The pilot has Angel breaking into the LA Public Library to do research, something he never does ever again. Joss originally thought up the idea of Angel going to the library every episode (à la Buffy), and compiled a ton of establishing shots that never got used.
Easily Forgiven: Played straight and subverted big time with Wesley. Even after returning to the fold, he is forever cemented as the Manipulative Bastard, careful to never tip his hand to the rest of the group (particularly Angel).
Faith famously gets rewarded with pastries after attempting to kill Wes and Angel.
Angel is forgiven by the next episode after Wes finds out that he wiped everyone's memories of Connor. Probably because Wes realized that Angel was keeping Connor a secret for him, not from him - Wesley kidnapped Angel's son, accidentally making it easy for Connor to be kidnapped by the man that took Connor to hell with him... My God, What Have I Done?, in spades.
Endless Daytime: After the Fall has LA in hell, with both sun and full moon up at the same time, which makes things interesting for werewolves. And vampires. And, well, it's hell.
Enemy Mine: Following repeated failed attempts to kill Angel and Faith, Lindsey comes to the realization that he's not acting like a lawyer; "It's a mistake for us to operate outside of the law." To that end, he approaches Kate Lockley, who just happens to despise Angel marginally more than Wolfram & Hart.
Enfant Terrible: Ryan Anderson. The Ethros demon who inhabited his boy ascribed his psychpathic personality to a lack of a soul; for whatever reason, Ryan was born an empty shell and nothing will ever change him.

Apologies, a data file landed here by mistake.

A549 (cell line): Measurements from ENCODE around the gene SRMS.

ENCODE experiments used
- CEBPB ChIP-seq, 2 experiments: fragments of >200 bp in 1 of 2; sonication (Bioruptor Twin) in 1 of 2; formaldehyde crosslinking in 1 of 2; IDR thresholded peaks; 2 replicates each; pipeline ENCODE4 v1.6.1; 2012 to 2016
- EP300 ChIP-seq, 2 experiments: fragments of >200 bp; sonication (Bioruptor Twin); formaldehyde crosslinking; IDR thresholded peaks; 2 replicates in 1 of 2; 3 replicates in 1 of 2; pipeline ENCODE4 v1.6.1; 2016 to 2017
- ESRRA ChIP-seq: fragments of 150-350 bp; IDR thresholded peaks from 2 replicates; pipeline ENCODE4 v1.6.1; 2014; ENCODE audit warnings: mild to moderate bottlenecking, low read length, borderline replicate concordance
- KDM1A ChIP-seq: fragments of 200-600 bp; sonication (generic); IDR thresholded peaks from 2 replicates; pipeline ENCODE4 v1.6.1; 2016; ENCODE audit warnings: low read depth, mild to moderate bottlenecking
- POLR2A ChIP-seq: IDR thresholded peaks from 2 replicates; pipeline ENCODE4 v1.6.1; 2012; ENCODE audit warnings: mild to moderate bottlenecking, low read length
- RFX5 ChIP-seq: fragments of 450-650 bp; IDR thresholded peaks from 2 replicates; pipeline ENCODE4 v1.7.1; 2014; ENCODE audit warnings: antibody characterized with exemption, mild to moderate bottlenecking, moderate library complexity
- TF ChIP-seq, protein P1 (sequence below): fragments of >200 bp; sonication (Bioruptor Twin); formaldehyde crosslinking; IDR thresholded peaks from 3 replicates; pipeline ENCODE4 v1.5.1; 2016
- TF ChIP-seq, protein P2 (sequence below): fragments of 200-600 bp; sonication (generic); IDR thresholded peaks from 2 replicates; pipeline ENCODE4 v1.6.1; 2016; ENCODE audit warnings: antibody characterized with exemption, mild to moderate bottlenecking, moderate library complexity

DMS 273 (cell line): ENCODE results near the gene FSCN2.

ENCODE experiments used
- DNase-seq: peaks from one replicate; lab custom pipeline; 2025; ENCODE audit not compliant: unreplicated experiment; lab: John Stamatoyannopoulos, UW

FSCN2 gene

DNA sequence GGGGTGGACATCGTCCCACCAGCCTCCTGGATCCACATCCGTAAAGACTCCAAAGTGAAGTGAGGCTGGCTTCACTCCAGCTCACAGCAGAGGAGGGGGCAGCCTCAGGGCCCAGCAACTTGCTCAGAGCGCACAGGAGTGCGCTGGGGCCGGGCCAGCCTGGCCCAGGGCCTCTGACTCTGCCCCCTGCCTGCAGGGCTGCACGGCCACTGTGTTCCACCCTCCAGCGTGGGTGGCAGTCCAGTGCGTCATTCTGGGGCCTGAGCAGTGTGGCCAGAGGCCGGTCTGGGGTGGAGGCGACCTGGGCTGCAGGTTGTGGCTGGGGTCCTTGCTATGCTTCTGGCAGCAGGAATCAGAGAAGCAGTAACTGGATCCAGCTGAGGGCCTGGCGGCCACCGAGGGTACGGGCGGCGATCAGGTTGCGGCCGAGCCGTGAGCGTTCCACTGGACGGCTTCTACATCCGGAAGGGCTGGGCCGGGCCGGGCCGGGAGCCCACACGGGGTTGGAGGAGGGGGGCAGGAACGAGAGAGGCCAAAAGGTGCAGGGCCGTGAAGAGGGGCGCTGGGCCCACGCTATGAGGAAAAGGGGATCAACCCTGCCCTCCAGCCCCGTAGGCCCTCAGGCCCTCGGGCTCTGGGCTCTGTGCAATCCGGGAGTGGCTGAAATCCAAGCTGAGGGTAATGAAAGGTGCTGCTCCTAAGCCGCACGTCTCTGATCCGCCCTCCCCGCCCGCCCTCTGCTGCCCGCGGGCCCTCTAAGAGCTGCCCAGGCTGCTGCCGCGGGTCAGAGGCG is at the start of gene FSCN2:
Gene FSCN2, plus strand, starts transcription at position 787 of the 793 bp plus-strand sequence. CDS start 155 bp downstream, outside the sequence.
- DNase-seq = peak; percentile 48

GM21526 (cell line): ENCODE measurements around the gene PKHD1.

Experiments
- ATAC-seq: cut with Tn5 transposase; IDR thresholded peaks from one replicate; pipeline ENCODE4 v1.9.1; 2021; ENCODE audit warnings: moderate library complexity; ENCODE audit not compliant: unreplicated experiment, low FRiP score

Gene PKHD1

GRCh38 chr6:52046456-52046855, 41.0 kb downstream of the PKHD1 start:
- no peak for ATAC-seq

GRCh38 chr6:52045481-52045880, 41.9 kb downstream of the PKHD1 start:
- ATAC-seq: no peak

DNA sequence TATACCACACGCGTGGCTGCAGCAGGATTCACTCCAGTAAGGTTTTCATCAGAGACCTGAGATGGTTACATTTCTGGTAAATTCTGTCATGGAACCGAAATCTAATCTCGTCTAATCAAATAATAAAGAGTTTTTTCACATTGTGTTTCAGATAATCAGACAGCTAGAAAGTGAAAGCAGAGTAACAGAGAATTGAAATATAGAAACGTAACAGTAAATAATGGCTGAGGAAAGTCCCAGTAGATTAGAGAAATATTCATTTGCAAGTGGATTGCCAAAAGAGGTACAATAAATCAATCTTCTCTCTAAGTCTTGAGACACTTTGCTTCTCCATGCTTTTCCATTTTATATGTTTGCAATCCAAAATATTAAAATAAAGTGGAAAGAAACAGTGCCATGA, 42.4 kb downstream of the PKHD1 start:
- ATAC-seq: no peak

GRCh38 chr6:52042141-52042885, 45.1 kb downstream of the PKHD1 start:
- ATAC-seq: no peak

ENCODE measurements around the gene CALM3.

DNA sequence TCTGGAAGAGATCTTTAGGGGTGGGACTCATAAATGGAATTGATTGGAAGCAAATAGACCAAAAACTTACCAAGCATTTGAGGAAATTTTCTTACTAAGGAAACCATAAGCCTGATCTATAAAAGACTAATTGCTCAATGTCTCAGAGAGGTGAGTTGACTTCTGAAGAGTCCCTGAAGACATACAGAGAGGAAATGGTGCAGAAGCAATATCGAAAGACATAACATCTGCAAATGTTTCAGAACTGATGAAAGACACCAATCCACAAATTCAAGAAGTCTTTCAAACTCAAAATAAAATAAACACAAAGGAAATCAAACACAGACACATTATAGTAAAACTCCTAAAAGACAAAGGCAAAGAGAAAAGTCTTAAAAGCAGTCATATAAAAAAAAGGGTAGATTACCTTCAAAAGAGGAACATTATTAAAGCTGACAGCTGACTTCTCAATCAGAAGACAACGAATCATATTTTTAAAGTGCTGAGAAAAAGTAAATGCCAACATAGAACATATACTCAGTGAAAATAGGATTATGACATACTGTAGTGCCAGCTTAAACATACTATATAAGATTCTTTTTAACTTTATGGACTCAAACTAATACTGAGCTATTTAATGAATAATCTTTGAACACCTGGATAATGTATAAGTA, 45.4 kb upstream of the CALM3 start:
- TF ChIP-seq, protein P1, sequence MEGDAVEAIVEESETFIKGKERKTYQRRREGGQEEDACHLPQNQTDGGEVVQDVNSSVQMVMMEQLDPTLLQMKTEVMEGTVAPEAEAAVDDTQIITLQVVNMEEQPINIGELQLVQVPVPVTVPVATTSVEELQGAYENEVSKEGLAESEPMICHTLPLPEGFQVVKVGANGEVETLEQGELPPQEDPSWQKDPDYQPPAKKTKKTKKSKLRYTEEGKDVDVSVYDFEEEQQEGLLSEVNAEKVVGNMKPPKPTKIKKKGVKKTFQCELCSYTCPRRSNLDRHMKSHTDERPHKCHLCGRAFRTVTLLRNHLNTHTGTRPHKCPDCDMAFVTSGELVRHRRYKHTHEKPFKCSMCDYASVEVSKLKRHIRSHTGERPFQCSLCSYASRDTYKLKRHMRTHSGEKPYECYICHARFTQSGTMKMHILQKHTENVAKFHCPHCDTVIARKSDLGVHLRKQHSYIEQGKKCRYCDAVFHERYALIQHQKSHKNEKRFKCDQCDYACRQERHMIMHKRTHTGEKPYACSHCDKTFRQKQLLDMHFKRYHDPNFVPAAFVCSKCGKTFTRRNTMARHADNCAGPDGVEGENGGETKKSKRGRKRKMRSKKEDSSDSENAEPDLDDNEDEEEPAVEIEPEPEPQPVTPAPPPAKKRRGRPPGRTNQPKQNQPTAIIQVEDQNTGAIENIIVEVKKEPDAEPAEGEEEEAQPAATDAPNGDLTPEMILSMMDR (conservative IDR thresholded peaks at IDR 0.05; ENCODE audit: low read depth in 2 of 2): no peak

Equal-Opportunity Evil: Wolfram & Hart has several minorities working as high-class lawyers (Gavin Park and Gunn are the most prominent examples).
Establishing Series Moment: For anyone who's never seen Buffy, this show looks like a detective story opening with a noir-ish narration. Except it's Angel drunkenly talking to a barfly.
Estranged Soap Family: We know Cordelia's parents are alive when she moves to Los Angeles before the series begins. They are never so much as mentioned when their daughter goes missing at the end of season four, or spends almost a year in a coma in season five.
Evil Brit: A limey demon comes calling for Gunn's soul in "Double or Nothing".
The Watcher's Council's "Special Operations Team" (read: wet works). They previously appeared in the Season Four Buffy episode "Who Are You", and are still smarting from that little adventure.
Evil Counterpart: "Gio" is a fanatical demon hunter who corrupted Gunn's old crew while he was gone. ("That Old Gang of Mine")
Rutherford Sirk is an ex-Watcher who defected to Wolfram & Hart long ago. When Wesley castigates him for his lack of ethics, it's clear to see that Sirk is a preview of what Wesley will later turn into. ("Home")
Evil Pays Better: As explained by Linwood, the lawyers of Wolfram & Hart are perfectly happy to sell their souls and labor for the Senior Partners in Hell for all eternity, all in exchange for a few perks they receive during their fleeting time on Earth.
Although based on Eve's deal in season 5 one of the possible benefits in the W&H package can be immortality, so ...
Collins, front man for the evil Watcher trio, has a voice like Satan.
Holtz. This is actually lampshaded by Wesley when Holtz offers him a deal. ("Could be the low, scary voice that's giving me trouble.") Keith Szarabajka's real-life voice has a high-pitched, nasally sound, one which Tim Minear loves to imitate.
Evil Speech Of Evil: Angelus has this problem. Also Penn, which is appropriate seeing as he was schooled by Angelus (Cordelia lampshades).